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Chatbots can also perform the important function of lead generation and segmentation. A chatbot can be configured to collect the email address and/or phone number of the user so your team can follow up.
Questionnaires within the chatbot can also segment users by demographics (age, gender, etc.) or areas of inquiry (corporate law, real estate law, estate planning, etc.) We discuss the advantages of a segmented email list in Lawyer Marketing Idea 3. Suffice it to say, a chatbot can make the creation of a segmented list easy and hassle-free.
Lawyer Marketing Idea 3: Implement segmented email marketing campaigns
Email lists often get overlooked by inexperienced marketers, but they are one of the most valuable assets any company has. Entire businesses are built around robust email lists.
The power of an email list is that once you build it, it costs next to nothing to market to it. Facebook ads, Google ads, SEO--these all cost money on a recurring basis. But an email list is an audience you can keep forever, for free.
The purpose of emails is to stay top-of-mind for your list as an authority in your area of practice. This could take the form of emails that tell stories, emails that give tips, or emails that just describe daily life in your practice. Sometimes you can pitch your services directly, but the best email campaigns pitch sparingly and seek to give value, in the form of information or entertainment.
Emails can be sent weekly, in weeklong sequences, or daily. You can even create automated email sequences, so new leads get treated to the same familiarity-building experience regardless of when they enter your pipeline, like clockwork, without you having to do any extra work.
The most powerful email campaigns, though, are segmented campaigns. Segments of your email list identify subjects that the segment is likely to be interested in, as well as subjects the segment is likely to not be interested in. For example, there’s no need to send emails touting your paternity legal services to the women on your list.
You can segment your list based on the campaigns they responded to, questionnaires they filled out, or which service page they converted on (remember those “service landing pages”?) This usually requires an email management or CRM software solution, so you can easily access and blast out an email to everyone in a certain segment. This software can also track which subject lines cause people to open emails and which links within the email text get clicked.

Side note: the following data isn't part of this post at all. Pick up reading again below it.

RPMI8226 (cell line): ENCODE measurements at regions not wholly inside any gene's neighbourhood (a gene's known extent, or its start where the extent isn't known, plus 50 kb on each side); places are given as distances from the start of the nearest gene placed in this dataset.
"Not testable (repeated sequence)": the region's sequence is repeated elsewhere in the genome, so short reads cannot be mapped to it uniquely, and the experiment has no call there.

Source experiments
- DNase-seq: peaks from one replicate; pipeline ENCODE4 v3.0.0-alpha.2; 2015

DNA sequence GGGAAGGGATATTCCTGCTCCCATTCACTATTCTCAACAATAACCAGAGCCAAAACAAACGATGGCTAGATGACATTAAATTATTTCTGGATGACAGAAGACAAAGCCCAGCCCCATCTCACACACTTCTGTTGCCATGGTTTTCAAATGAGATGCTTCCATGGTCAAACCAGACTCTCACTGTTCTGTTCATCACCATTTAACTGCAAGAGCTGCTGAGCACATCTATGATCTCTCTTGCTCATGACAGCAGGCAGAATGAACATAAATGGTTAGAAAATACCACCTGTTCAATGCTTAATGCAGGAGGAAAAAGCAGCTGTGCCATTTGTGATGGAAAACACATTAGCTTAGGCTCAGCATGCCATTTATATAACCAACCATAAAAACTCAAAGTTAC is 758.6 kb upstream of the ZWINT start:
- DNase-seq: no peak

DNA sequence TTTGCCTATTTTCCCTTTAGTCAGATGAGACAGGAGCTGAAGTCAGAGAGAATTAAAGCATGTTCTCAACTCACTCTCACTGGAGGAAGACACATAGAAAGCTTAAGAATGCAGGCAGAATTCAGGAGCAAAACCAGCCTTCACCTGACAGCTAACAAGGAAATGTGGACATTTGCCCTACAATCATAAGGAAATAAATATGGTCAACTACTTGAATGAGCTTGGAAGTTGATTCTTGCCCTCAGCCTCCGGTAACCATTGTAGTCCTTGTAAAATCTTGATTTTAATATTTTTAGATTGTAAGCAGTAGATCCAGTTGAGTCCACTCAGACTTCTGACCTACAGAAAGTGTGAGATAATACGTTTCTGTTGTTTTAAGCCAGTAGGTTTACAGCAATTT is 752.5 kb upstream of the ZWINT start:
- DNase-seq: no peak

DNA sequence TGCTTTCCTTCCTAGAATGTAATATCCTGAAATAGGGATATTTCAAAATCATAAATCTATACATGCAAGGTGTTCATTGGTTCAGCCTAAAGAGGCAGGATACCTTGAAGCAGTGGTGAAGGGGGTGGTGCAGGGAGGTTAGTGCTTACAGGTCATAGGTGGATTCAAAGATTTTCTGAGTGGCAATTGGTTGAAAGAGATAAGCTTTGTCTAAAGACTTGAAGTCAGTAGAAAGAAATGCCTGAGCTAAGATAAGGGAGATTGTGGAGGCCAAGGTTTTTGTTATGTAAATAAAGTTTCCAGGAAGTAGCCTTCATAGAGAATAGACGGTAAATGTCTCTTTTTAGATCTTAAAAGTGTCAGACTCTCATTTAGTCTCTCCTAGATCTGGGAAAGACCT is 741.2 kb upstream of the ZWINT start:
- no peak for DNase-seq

A law firm should never neglect its email list. Leads that aren’t ready to hire you now could easily hire you in the future if you retain top-of-mind awareness. If a competitor is top-of-mind, they get the business. Email campaigns make it easy to remain top-of-mind.
Lawyer Marketing Idea 4: Develop a YouTube marketing strategy
YouTube is one of the most powerful tools in your marketing tool belt, for a couple of reasons:
- YouTube has its own algorithm that will recommend your videos to viewers searching for content similar to yours if you execute it properly.
- YouTube videos do not get “old” in the same way blog articles do. A popular YouTube video will generate traffic for months or even years.
- Your YouTube following represents an audience that can be segmented, retargeted, and marketed to.
In many ways, a YouTube marketing strategy is similar to content marketing—you find out what users are searching for, then create video content to answer their questions. You can even stalk the YouTube channels of your competitors. If one of their videos caught a few thousand views, while the rest of their videos only got a few dozen or a few hundred, that video topic may be something for you to emulate.